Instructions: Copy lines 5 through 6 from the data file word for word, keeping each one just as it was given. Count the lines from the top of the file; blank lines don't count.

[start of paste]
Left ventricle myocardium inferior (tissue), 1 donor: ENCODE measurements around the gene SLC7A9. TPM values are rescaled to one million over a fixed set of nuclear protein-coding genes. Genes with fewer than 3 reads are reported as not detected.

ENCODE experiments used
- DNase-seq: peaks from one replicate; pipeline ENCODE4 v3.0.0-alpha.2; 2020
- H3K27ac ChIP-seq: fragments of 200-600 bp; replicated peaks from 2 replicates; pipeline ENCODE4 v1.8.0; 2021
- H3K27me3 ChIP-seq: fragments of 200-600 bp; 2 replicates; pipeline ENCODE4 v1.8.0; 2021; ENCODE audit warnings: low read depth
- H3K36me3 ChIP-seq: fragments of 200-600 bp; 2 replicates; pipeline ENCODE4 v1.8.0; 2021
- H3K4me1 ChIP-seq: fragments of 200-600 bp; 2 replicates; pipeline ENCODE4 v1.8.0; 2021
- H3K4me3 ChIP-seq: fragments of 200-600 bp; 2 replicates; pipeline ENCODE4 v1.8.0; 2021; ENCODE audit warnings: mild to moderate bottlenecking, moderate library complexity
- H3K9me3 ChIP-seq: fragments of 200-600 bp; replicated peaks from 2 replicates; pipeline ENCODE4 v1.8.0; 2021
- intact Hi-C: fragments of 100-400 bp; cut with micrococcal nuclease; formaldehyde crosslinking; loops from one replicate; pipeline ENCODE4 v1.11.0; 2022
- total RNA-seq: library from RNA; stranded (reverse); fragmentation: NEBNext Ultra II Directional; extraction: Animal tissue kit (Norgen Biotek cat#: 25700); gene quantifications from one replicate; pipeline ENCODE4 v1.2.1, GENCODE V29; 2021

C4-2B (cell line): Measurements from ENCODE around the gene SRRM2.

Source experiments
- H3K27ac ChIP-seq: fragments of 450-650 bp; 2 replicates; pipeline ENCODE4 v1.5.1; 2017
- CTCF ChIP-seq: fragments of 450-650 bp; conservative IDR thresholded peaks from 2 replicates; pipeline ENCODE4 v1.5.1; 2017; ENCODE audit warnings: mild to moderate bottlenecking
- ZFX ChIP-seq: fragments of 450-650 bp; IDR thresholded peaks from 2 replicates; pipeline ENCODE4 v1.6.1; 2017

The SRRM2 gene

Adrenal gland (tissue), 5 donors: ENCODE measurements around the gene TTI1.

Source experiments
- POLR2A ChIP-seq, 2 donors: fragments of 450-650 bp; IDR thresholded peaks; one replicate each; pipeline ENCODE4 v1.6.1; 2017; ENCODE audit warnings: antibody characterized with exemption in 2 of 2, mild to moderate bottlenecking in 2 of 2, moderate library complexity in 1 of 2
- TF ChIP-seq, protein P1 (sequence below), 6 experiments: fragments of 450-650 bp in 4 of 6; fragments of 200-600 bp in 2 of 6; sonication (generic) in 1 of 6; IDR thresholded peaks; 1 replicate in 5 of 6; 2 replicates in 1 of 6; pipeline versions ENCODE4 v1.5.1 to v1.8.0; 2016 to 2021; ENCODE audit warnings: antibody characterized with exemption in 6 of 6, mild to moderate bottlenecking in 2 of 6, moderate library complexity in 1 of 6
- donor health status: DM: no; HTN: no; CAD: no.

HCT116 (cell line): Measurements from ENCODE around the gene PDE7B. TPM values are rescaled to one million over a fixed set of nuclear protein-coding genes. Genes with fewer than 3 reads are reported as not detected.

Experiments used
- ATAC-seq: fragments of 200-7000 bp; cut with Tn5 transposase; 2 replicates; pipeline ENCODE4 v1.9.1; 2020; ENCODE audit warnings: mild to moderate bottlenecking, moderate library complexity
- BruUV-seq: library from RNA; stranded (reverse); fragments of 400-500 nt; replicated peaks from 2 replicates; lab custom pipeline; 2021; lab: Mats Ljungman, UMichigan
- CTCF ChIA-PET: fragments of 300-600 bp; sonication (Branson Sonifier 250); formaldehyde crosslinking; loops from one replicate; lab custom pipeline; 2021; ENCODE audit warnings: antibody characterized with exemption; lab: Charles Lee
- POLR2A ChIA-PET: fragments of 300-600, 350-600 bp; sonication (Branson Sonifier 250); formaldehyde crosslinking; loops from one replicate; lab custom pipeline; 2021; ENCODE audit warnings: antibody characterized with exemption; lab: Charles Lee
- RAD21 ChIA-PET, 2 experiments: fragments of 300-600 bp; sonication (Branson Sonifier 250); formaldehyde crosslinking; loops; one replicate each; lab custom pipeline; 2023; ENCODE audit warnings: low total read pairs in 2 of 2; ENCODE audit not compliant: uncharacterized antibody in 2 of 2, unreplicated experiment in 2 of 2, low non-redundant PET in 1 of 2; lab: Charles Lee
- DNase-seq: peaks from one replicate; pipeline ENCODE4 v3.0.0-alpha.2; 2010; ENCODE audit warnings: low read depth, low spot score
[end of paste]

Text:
- H3K27me3 ChIP-seq: fragments of 200-600 bp; 2 replicates; pipeline ENCODE4 v1.8.0; 2021; ENCODE audit warnings: low read depth
- H3K36me3 ChIP-seq: fragments of 200-600 bp; 2 replicates; pipeline ENCODE4 v1.8.0; 2021